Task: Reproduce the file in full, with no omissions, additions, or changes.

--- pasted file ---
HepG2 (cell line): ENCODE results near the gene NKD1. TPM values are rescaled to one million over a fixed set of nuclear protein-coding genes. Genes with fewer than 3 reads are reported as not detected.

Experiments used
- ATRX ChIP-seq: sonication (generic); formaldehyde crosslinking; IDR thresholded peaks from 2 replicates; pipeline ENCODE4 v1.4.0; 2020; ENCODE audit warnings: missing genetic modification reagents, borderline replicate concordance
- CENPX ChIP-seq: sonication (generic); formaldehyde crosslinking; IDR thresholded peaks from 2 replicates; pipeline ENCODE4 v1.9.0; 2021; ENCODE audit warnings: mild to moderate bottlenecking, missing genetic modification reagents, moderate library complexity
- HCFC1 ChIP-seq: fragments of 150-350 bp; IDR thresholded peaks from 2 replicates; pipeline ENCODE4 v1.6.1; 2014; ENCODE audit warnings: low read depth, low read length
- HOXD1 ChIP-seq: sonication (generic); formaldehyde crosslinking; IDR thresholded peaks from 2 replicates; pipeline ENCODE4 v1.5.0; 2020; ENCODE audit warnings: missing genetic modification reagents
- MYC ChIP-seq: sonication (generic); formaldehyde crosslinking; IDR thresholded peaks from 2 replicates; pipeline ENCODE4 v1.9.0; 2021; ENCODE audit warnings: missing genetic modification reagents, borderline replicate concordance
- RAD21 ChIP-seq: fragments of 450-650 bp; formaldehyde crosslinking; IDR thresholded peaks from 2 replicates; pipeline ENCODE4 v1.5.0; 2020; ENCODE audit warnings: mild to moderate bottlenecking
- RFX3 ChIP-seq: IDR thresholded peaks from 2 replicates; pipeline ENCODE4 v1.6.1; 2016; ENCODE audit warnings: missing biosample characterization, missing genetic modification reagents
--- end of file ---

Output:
HepG2 (cell line): ENCODE results near the gene NKD1. TPM values are rescaled to one million over a fixed set of nuclear protein-coding genes. Genes with fewer than 3 reads are reported as not detected.

Experiments used
- ATRX ChIP-seq: sonication (generic); formaldehyde crosslinking; IDR thresholded peaks from 2 replicates; pipeline ENCODE4 v1.4.0; 2020; ENCODE audit warnings: missing genetic modification reagents, borderline replicate concordance
- CENPX ChIP-seq: sonication (generic); formaldehyde crosslinking; IDR thresholded peaks from 2 replicates; pipeline ENCODE4 v1.9.0; 2021; ENCODE audit warnings: mild to moderate bottlenecking, missing genetic modification reagents, moderate library complexity
- HCFC1 ChIP-seq: fragments of 150-350 bp; IDR thresholded peaks from 2 replicates; pipeline ENCODE4 v1.6.1; 2014; ENCODE audit warnings: low read depth, low read length
- HOXD1 ChIP-seq: sonication (generic); formaldehyde crosslinking; IDR thresholded peaks from 2 replicates; pipeline ENCODE4 v1.5.0; 2020; ENCODE audit warnings: missing genetic modification reagents
- MYC ChIP-seq: sonication (generic); formaldehyde crosslinking; IDR thresholded peaks from 2 replicates; pipeline ENCODE4 v1.9.0; 2021; ENCODE audit warnings: missing genetic modification reagents, borderline replicate concordance
- RAD21 ChIP-seq: fragments of 450-650 bp; formaldehyde crosslinking; IDR thresholded peaks from 2 replicates; pipeline ENCODE4 v1.5.0; 2020; ENCODE audit warnings: mild to moderate bottlenecking
- RFX3 ChIP-seq: IDR thresholded peaks from 2 replicates; pipeline ENCODE4 v1.6.1; 2016; ENCODE audit warnings: missing biosample characterization, missing genetic modification reagents